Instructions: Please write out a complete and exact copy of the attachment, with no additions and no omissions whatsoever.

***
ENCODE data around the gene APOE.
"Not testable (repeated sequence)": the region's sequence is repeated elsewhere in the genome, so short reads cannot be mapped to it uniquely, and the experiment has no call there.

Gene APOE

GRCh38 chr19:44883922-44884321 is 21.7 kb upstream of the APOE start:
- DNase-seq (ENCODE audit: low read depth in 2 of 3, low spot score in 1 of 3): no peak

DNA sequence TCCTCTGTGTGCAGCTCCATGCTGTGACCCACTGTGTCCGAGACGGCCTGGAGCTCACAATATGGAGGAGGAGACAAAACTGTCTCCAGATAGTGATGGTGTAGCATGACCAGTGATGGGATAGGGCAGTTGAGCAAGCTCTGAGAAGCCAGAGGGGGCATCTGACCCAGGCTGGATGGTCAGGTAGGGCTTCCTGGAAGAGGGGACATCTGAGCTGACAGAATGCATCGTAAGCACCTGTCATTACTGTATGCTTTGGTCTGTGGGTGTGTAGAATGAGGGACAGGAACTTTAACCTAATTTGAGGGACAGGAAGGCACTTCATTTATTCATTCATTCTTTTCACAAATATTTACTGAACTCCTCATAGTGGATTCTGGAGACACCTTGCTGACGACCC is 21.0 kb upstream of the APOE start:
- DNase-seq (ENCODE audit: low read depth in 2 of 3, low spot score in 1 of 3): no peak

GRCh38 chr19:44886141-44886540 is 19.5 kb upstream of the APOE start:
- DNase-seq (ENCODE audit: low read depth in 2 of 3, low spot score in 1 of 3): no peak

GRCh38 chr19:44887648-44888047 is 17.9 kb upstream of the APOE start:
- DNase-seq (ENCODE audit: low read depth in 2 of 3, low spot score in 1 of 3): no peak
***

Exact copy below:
ENCODE data around the gene APOE.
"Not testable (repeated sequence)": the region's sequence is repeated elsewhere in the genome, so short reads cannot be mapped to it uniquely, and the experiment has no call there.

Gene APOE

GRCh38 chr19:44883922-44884321 is 21.7 kb upstream of the APOE start:
- DNase-seq (ENCODE audit: low read depth in 2 of 3, low spot score in 1 of 3): no peak

DNA sequence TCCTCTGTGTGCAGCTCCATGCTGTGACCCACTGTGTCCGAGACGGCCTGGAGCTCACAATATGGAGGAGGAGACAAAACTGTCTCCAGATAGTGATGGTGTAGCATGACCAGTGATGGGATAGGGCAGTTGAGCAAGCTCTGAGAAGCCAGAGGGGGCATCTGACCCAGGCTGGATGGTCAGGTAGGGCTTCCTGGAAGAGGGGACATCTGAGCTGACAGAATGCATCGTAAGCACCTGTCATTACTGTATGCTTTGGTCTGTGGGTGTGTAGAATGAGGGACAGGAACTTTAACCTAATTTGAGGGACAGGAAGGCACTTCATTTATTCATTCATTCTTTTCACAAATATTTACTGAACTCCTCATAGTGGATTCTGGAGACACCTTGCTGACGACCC is 21.0 kb upstream of the APOE start:
- DNase-seq (ENCODE audit: low read depth in 2 of 3, low spot score in 1 of 3): no peak

GRCh38 chr19:44886141-44886540 is 19.5 kb upstream of the APOE start:
- DNase-seq (ENCODE audit: low read depth in 2 of 3, low spot score in 1 of 3): no peak

GRCh38 chr19:44887648-44888047 is 17.9 kb upstream of the APOE start:
- DNase-seq (ENCODE audit: low read depth in 2 of 3, low spot score in 1 of 3): no peak